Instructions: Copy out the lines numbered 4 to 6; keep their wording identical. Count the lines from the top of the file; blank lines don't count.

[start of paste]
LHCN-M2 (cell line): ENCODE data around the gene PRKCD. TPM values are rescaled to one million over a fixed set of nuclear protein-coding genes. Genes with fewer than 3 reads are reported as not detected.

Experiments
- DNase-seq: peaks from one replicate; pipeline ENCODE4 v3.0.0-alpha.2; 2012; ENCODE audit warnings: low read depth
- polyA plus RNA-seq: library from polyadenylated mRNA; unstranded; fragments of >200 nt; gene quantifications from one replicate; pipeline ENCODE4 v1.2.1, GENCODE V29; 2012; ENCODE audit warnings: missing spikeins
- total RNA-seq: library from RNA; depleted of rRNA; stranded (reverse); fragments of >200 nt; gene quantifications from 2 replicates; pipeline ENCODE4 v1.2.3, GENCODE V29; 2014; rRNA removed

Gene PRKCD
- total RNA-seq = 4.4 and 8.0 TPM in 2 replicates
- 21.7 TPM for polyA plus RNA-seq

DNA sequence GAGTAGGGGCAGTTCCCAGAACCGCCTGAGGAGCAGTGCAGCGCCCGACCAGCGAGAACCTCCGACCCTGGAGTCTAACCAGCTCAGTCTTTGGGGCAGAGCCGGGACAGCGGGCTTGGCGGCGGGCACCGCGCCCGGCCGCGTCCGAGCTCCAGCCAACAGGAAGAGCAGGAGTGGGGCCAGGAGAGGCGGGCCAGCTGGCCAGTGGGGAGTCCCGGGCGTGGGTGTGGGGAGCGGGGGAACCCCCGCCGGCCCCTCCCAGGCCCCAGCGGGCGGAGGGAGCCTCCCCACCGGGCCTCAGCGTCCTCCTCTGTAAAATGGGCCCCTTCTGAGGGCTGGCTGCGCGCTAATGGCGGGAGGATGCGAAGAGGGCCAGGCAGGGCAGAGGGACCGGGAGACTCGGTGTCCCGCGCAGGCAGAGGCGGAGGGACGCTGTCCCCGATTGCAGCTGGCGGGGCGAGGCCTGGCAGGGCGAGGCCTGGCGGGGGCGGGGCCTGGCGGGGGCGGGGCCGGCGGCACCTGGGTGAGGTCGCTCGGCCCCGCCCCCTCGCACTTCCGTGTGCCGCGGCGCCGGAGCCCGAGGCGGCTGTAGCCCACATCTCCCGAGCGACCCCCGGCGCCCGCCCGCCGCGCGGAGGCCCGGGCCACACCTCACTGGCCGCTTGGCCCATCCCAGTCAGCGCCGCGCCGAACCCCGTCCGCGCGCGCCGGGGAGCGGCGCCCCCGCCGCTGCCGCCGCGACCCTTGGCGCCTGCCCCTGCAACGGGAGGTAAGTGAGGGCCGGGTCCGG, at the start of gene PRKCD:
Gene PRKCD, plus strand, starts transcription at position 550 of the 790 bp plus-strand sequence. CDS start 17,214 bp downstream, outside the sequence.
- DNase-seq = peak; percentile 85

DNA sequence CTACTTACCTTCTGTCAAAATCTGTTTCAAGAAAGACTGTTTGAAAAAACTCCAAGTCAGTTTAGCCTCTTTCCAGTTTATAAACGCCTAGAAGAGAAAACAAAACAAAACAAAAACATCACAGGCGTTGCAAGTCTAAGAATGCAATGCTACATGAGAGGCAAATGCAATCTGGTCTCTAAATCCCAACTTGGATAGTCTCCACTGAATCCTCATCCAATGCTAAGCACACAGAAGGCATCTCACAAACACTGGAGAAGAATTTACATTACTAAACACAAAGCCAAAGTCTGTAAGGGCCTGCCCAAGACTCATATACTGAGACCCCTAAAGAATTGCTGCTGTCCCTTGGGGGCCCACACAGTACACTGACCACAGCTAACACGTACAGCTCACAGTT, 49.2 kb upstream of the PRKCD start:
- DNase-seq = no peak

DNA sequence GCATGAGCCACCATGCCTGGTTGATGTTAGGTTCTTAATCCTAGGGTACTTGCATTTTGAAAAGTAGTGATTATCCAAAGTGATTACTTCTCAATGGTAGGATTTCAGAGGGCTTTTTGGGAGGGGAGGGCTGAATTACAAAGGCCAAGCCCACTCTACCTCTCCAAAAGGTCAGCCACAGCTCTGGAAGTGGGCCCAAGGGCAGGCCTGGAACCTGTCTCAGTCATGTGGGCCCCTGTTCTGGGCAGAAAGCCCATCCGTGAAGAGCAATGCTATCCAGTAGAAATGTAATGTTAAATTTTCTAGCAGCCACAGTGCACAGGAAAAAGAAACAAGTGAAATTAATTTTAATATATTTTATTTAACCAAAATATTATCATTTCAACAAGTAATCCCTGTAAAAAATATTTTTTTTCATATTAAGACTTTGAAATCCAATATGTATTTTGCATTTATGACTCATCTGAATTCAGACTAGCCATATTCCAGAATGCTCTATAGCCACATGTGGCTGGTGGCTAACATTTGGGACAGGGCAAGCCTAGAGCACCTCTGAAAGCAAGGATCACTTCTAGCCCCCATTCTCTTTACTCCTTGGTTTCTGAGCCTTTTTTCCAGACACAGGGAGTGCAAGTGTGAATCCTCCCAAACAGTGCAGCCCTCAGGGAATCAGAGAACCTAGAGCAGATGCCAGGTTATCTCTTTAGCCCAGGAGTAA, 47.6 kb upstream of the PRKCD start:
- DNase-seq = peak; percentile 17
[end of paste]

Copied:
- polyA plus RNA-seq: library from polyadenylated mRNA; unstranded; fragments of >200 nt; gene quantifications from one replicate; pipeline ENCODE4 v1.2.1, GENCODE V29; 2012; ENCODE audit warnings: missing spikeins
- total RNA-seq: library from RNA; depleted of rRNA; stranded (reverse); fragments of >200 nt; gene quantifications from 2 replicates; pipeline ENCODE4 v1.2.3, GENCODE V29; 2014; rRNA removed

Gene PRKCD